• Nearly $1 billion in property tax revenues were collected by counties (Governmental Fund Types and Expendable Trust Funds) for FY 2016. Storey County and Lander County were the most dependent of Nevada’s counties on property taxes, at 64.2 percent and 59.7 percent, respectively. After Storey and Lander Counties, there is a decline in property tax dependence to 45.6 percent for Eureka County and 40.2 percent for Washoe County, with incremental decreases for most of the remaining counties. Clark County is the least dependent of all counties in the State—despite its receipt of the most absolute property tax dollars, relative to other counties—with just 20.8 percent of its revenue derived from property taxes. In general, the significance of property taxes to county entities ranges from about 25 percent to approximately 40 percent, suggesting some degree of variation, though the level of dependence can be generalized as follows: Property taxes are responsible for about one-quarter to just more than one-third of revenues for most counties in Nevada.

  • There is significant variation in average property tax rates across Nevada counties, with the lowest rate of $1.7782 per $100 of assessed valuation in Eureka County and $3.66 per $100 of assessed valuation in Mineral County and White Pine County. Clark County and Washoe County have similar average property rates of $3.0806 and $3.4943, respectively.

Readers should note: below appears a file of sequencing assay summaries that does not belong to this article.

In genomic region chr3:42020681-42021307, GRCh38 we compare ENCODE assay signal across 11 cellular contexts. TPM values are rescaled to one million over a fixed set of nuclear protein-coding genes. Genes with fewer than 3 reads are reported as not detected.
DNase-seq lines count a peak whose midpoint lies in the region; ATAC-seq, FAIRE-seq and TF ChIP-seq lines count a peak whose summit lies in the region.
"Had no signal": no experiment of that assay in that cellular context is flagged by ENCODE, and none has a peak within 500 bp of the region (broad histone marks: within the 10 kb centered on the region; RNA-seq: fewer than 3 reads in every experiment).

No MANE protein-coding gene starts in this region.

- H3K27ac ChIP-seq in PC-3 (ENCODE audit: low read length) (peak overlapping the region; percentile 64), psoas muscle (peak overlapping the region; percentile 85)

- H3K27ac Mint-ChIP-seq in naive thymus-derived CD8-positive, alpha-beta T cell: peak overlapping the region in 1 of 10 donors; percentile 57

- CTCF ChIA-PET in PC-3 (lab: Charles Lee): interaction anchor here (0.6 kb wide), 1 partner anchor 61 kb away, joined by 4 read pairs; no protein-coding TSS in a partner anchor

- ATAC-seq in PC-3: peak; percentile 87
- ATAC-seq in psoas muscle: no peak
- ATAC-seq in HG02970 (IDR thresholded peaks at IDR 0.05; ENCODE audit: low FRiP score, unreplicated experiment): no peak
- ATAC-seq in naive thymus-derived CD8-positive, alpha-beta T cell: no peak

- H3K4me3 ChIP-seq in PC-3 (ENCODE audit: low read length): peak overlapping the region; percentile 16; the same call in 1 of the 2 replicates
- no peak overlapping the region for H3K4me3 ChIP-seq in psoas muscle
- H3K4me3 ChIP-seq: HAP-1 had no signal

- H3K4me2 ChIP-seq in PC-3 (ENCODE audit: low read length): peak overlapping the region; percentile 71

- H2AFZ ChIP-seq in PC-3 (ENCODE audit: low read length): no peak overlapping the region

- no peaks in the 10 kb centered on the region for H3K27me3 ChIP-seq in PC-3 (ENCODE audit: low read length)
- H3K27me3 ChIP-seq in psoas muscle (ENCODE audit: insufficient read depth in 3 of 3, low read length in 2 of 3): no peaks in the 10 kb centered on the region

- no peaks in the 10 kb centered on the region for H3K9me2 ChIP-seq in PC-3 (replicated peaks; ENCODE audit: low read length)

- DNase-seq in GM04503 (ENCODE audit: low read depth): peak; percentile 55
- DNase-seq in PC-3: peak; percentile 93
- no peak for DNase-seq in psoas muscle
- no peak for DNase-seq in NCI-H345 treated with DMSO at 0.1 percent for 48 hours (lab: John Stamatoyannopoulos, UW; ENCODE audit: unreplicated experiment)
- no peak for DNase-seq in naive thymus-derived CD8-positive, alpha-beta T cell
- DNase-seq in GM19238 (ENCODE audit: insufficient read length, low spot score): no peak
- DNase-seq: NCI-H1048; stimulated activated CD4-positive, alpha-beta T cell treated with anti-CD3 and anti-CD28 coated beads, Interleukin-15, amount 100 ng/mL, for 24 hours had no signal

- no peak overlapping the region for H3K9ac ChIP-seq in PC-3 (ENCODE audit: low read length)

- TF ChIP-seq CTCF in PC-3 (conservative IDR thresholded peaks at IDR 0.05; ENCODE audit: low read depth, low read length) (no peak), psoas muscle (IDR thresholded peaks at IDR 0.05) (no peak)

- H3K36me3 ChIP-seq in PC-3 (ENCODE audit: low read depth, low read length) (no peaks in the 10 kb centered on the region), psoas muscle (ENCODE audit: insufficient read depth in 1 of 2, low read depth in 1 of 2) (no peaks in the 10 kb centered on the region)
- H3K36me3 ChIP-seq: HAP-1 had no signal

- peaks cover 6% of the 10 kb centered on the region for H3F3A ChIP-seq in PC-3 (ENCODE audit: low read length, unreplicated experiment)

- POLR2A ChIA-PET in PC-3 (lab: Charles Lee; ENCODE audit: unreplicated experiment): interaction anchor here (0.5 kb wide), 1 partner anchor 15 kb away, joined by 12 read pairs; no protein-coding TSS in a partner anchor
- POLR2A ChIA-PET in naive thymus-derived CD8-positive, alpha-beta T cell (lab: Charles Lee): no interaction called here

• The loss of property tax dollars as a result of partial abatements is fairly sizeable. For FY 2016, local governments lost $549.4 million in total to partial abatements, and broken out across jurisdiction types, that amounted to a loss of about $220.9 million for schools, $143.9 million for county entities, $69.6 million for cities, $15.5 million for towns, $69.9 million for combined special districts, and $29.6 million for the State. Across counties, Eureka County experienced the least impact from partial abatements, at just 1.8 percent. White Pine was the most affected, with a 38.2 percent loss to partial abatements. There is a great deal of variation in between—the mean loss to abatements was 14.2 percent.

  • In FY 2016, Clark County and Washoe County were on either side of the mean statewide loss to partial abatements of 14.2 percent, with Washoe County at 13.0 percent (just over $64 million in property tax dollars lost to partial abatements) and Clark County at 22.2 percent (roughly $433.5 million in property tax dollars lost to partial abatements).

  • Abated amounts were the most substantial in the “boom years” of FY 2008 and FY 2009 before the lagged effects of the Great Recession began to devalue properties. Partial abatements began to decline in FY 2010 and shrunk considerably between FY 2011 and FY 2014 following the aftermath of the Great Recession. The past four fiscal years witnessed steady increases in total partial abatements. Over the ten-year period, FY 2008 through FY 2017, total abated amounts have equaled nearly $5 billion.

Get Our Newsletter

  • Enter your email addresses to receive email alerts and our newsletters